This past weekend was the Chicago Marathon. Even though I don’t have anything to do with the event I still take pride in my hometown marathon. I’ve run it many times and just find the energy, spirit, and beauty of the City of Chicago to be unmatched.
In addition to speaking at the Leukemia and Lymphoma Society’s inspiration dinner on Saturday, I spent the day Sunday out on the course cheering. It was a fantastic day; a little cool for those of us standing around, but a nearly perfect day for running with temperatures in the high 30′s to low 40′s. It was a great day for a personal best.
My wife, Coach Jenny Hadfield, is the co-owner of Chicago Endurance Sports and they had over 300 hundred of their folks participating in the marathon. Their post-race party was at the Restaurant on the Green in Millennium Park. I had a chance to sit around and hear lots of marathon stories. Almost without exception, people were delighted with their day. Almost, but not all.
One young man was disappointed. He’d take 45 minutes off his previous Chicago Marathon time. He’d taken 15 minutes off his BEST marathon time and yet he couldn’t bring himself to be happy. I felt badly for him. It seemed like such a shame that a person could perform so well and still not find the joy.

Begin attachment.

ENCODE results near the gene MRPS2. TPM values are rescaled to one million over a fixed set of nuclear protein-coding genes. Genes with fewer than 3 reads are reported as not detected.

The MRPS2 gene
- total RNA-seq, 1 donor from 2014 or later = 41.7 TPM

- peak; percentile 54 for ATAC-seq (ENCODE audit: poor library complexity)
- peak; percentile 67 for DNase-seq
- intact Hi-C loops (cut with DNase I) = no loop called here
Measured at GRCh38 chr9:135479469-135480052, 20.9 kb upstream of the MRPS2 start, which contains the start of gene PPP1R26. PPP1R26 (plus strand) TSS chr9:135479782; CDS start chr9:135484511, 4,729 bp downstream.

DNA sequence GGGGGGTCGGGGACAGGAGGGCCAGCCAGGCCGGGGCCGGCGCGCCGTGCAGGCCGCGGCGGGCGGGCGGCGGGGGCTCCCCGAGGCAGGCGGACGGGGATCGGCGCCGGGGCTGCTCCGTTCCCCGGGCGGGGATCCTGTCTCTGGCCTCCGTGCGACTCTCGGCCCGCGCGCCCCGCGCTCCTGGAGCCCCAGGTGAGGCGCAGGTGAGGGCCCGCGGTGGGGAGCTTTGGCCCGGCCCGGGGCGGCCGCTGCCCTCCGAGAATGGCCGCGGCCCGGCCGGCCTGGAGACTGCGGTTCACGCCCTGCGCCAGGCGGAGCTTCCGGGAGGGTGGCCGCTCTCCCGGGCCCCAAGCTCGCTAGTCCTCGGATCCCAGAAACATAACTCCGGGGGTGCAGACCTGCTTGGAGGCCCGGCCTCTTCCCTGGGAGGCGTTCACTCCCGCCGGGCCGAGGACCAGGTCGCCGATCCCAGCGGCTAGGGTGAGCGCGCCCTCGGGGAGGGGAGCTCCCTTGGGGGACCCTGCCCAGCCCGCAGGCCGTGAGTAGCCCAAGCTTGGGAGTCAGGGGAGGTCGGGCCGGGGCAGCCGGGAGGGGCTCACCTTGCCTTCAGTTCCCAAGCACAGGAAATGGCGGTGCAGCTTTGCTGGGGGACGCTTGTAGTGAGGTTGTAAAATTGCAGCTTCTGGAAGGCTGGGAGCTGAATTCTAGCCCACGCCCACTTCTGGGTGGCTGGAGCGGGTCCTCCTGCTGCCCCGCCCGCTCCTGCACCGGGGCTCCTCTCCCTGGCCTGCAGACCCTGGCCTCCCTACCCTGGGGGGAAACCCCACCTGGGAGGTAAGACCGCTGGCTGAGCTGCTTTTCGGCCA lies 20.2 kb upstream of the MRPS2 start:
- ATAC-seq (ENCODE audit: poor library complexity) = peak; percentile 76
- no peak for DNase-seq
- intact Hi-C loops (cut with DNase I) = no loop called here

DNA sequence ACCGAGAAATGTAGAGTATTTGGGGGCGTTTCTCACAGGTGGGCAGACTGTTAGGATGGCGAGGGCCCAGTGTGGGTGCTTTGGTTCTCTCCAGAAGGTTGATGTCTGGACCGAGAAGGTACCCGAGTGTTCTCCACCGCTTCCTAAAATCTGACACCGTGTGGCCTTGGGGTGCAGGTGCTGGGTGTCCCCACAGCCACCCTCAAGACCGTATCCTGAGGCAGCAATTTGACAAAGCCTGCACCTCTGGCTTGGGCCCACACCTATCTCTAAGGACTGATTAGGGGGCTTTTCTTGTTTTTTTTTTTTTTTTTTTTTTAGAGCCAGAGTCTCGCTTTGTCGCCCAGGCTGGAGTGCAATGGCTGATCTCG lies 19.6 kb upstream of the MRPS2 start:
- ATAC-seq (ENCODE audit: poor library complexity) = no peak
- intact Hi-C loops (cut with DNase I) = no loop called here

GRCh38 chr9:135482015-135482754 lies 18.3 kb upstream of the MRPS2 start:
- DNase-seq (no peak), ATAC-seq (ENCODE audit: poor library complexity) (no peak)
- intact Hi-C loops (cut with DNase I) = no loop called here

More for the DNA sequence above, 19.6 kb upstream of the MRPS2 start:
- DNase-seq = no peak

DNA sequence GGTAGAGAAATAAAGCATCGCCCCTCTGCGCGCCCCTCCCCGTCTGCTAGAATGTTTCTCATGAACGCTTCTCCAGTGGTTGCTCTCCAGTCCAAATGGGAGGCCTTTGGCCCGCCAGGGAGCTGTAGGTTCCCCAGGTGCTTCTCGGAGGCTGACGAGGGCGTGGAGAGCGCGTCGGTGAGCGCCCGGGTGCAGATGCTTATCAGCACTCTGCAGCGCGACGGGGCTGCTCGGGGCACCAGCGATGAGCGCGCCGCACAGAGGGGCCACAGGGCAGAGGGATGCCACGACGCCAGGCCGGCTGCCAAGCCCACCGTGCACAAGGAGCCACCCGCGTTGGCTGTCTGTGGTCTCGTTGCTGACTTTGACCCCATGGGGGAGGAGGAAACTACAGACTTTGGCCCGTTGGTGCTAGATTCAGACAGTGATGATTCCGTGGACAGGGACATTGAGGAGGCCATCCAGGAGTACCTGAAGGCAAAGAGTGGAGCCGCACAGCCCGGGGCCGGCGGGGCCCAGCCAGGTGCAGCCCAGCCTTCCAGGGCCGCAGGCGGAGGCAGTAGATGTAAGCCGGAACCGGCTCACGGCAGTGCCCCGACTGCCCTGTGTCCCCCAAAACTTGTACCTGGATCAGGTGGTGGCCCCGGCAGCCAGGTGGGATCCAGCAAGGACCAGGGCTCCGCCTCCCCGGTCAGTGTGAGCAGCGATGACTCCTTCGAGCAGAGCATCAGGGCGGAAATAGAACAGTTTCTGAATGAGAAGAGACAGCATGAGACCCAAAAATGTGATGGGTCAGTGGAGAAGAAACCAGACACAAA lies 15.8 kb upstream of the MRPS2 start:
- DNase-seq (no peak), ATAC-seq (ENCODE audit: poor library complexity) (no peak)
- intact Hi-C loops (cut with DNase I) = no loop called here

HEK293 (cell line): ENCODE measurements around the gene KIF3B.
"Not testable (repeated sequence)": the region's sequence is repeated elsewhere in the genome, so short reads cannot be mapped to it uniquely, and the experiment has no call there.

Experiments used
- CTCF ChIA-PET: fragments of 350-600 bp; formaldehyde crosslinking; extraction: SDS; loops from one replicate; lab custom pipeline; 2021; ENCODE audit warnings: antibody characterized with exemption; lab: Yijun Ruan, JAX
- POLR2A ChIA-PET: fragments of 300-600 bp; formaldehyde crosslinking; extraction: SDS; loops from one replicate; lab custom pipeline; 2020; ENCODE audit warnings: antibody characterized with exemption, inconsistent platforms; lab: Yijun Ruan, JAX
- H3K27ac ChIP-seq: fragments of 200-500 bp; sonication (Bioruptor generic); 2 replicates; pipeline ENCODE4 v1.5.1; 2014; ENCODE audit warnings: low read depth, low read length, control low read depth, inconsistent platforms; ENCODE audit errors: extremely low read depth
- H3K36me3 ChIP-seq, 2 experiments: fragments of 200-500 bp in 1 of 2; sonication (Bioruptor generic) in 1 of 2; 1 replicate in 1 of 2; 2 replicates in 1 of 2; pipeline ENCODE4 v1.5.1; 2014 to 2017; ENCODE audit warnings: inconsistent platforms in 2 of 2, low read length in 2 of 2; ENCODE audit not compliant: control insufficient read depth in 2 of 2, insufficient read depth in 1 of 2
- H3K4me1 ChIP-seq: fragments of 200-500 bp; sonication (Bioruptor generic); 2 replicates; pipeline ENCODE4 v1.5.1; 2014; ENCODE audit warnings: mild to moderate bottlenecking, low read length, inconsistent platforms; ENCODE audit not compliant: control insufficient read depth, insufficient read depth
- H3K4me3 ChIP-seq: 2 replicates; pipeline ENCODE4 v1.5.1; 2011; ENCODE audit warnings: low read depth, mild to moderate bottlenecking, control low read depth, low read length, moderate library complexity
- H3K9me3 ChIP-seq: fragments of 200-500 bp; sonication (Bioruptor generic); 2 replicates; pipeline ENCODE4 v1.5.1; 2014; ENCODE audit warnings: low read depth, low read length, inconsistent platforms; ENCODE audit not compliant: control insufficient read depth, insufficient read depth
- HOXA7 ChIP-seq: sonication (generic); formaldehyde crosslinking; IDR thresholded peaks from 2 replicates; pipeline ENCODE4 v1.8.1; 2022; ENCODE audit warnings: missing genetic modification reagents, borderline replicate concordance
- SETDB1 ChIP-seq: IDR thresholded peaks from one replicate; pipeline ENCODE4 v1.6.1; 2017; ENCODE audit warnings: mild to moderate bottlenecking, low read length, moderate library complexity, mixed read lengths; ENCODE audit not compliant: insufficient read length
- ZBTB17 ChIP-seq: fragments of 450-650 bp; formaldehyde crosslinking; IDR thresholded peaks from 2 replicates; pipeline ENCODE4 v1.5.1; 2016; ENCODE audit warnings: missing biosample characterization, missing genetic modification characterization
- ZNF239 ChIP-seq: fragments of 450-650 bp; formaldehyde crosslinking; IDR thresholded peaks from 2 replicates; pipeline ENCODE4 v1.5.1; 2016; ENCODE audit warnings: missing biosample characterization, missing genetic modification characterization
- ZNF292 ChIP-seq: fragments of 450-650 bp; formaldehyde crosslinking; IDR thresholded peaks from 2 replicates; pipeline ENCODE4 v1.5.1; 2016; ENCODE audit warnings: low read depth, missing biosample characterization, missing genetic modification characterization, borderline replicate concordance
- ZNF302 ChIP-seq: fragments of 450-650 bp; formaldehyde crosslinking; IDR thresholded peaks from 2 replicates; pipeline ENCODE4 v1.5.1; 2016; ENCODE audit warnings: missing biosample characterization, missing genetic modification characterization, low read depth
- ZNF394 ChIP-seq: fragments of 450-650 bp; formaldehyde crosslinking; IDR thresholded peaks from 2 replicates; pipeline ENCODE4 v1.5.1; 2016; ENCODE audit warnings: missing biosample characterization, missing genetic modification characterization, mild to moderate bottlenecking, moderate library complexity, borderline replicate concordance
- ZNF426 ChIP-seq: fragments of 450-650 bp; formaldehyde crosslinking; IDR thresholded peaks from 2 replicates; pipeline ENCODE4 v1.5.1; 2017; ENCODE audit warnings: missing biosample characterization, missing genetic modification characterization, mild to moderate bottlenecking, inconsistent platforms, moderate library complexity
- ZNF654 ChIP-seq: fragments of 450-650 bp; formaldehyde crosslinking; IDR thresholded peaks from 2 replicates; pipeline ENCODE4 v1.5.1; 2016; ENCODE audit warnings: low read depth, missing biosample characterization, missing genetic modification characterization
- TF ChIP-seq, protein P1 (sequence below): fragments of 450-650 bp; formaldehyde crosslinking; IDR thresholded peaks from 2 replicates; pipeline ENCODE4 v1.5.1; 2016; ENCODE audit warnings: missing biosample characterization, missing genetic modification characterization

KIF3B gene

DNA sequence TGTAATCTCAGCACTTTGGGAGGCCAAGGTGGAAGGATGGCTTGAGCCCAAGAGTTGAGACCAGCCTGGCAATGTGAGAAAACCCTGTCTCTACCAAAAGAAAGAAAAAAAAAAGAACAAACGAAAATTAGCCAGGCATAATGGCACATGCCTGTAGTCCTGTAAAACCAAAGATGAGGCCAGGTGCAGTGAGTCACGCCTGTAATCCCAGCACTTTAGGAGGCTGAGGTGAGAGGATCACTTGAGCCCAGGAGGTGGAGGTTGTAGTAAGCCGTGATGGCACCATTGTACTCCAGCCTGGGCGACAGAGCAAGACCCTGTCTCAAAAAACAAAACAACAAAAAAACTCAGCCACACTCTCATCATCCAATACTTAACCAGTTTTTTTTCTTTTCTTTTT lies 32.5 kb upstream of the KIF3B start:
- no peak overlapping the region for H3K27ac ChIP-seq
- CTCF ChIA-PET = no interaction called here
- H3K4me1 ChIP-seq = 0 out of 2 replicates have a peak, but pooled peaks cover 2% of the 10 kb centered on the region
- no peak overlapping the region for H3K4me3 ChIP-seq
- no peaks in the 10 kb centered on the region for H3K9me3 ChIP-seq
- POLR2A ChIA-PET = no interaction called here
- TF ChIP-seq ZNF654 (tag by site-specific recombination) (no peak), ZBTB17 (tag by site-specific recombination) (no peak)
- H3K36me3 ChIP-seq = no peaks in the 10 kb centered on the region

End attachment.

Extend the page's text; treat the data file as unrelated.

The truth is he’s probably not alone. It’s one of the big mysteries about running for me; how is it that people can do well and still be miserable. It’s not just marathons either. I see folks finishing a 5K in 19 minutes who scream and holler all the way through the finish chute about how awful their run was. They would, I’m sure, be shocked if they saw me finish a 5K in 35 minutes looking like I’d just won an Olympic Gold medal.
I suppose it’s all in your perspective. I don’t think I deserve to be a runner. I certainly don’t think I deserve to be a fast runner. I don’t deserve to be able to run personal bests at every distance at every race. No. I’m grateful every time I cross a finish line. I’m grateful for the health I have and the opportunities I have to participate. Heck, I’m grateful every time I lace up my shoes. After 45 years of a lifestyle that was killing me, I’m just happy to be upright and moving.
The message is lost on some people. My fear is that they are missing what may end up being the best times of their lives, not to mention the best TIMES of their lives. There’s no telling what tomorrow may bring. It’s a cliche’, I know. But life does have to be lived one day at a time.
So if you see me at a race smiling, be nice to me. I may not be fast, but I’m happy. And if you feel like it, come join me.
ORN: I’ve recovered enough to be using a run 4 min, walk 2 min interval. I haven’t increased the mileage much, but that’s coming. I may actually try a half marathon early next year. YIKES.